Like our FB page

Like our website
Tweet @bowlingball
Follow @bowlingball
Use and distribution of this article is subject to our terms and conditions
whereby bowlingball.com's information and copyright must be included.

Why Use An Asymmetric Bowling Ball



One step in developing an arsenal for competitive and challenging lane conditions is to choose an asymmetric bowling ball to add to your bag.

Building your primary bowling ball equipment around the most controllable and smooth reacting bowling balls is a very wise strategy. Adding balls which provide a strong reaction allowing you to widen your delivery path angle and trust that the ball will hook back to the pocket helps you complete your attack strategy.

Symmetric ball cores provide a stable and a consistent motion compared to more aggressive cores found in asymmetric bowling ball.

The more symmetrical a given ball is rated, the less aggressive is the hook potential rating.

The more asymmetric a given ball is rated, the higher the total differential is developed which produces greater hook potential resulting in a strong reaction in the mid-lane than do symmetric balls with the same type of coverstock and textured the same way.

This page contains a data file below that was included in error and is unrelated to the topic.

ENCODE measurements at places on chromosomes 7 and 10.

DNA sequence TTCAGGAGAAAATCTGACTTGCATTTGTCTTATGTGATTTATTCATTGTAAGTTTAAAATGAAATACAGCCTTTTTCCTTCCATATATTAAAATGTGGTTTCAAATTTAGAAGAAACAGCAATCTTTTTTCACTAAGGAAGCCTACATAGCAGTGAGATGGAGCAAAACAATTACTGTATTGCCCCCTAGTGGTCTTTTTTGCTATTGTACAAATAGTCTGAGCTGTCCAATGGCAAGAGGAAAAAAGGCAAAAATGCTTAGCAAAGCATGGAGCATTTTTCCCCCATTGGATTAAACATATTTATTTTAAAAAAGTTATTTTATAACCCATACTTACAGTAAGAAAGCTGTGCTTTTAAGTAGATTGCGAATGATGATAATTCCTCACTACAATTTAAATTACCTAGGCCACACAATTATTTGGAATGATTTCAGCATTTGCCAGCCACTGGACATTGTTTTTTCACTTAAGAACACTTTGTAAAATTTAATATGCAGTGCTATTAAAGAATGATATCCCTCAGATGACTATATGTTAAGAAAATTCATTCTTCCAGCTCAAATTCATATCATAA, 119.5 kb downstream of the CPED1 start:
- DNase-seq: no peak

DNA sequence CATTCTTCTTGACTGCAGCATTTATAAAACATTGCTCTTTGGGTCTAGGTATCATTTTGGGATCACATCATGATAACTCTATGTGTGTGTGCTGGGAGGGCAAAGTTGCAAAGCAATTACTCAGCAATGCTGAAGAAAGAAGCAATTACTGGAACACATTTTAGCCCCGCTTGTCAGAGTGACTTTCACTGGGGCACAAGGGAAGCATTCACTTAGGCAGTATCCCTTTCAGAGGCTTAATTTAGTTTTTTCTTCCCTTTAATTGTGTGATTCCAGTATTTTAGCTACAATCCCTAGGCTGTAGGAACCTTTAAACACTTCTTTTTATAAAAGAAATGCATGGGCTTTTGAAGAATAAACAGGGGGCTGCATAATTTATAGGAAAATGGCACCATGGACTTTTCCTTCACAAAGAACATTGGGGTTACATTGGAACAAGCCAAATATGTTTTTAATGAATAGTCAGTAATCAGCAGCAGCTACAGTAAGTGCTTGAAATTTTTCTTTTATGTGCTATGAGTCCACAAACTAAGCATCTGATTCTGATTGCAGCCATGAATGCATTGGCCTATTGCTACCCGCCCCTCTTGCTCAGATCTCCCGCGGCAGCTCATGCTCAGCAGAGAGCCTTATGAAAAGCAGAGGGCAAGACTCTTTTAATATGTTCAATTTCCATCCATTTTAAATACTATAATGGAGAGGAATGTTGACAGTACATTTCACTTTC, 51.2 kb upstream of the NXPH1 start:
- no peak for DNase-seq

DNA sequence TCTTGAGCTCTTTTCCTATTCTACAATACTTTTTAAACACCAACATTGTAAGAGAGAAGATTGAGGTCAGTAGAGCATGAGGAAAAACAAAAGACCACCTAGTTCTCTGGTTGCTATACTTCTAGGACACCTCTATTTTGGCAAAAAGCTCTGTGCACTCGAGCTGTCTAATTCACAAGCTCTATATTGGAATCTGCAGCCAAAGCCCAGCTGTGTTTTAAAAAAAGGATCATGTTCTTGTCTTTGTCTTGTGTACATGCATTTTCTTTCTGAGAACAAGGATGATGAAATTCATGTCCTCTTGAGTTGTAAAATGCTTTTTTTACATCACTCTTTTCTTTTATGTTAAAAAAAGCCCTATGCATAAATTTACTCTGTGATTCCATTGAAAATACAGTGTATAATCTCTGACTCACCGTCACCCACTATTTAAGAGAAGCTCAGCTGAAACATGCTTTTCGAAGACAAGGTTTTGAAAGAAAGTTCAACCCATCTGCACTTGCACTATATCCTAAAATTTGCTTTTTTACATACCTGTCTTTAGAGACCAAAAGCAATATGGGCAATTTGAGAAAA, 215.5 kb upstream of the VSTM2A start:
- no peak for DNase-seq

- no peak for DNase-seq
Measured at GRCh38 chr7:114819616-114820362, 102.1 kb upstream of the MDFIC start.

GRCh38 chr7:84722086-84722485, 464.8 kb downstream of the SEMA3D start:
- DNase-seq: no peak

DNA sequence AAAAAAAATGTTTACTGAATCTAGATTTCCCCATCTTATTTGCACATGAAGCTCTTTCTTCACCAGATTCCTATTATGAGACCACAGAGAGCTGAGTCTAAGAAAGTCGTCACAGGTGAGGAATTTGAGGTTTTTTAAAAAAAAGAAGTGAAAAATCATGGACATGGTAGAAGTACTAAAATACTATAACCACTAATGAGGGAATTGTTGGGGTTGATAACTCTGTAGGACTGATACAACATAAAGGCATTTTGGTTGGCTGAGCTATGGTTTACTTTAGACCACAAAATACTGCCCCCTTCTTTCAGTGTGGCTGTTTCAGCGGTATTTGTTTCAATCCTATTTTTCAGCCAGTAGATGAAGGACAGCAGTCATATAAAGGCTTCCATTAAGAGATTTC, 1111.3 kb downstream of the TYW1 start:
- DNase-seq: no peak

Asymmetrical drilled balls show a defined, angular motion. These balls can create more area at the break point and will respond to friction faster at the break point than will symmetrical balls.

For you science buffs, a key to ball motion is the intermediate differential which is the measure of a bowling ball’s degree of asymmetry. The larger the differential ratio, the more asymmetrical the bowling ball. Conversely, the smaller the differential ratio, the less asymmetrical the ball.

Lane conditions and your delivery style dictate which type of bowling ball most likely matches best to give you a reliable ball reaction.






If you need a ball that provides a strong ball reaction in the mid-lane and at the break point on the back end, as example, then use an asymmetric ball which will give you good skid distance and the strong back end reaction you are seeking.

A combination of factors when seeking an aggressive ball reaction, an asymmetric core shape, a strong drilling layout, and the right amount of surface texture, leads to an effective ball motion when facing competitive lane conditions.

A balance of equipment using some stable reacting bowling balls and some more aggressive reacting balls can serve you well by providing ball motion options allowing you to play the angles on the lane needed to give you the best chances to hit the pocket.

You can get carried away relying solely on asymmetric balls with a strong ball reaction because you like to see your ball hook. Be careful to not over-rely on hook but rather decide which ball type would best match to to the lane conditions you are facing.

You must be careful to do the advanced experimentation necessary so you can make the right decision in choosing a ball to use in competition and to determine when the asymmetric ball will be an advantage.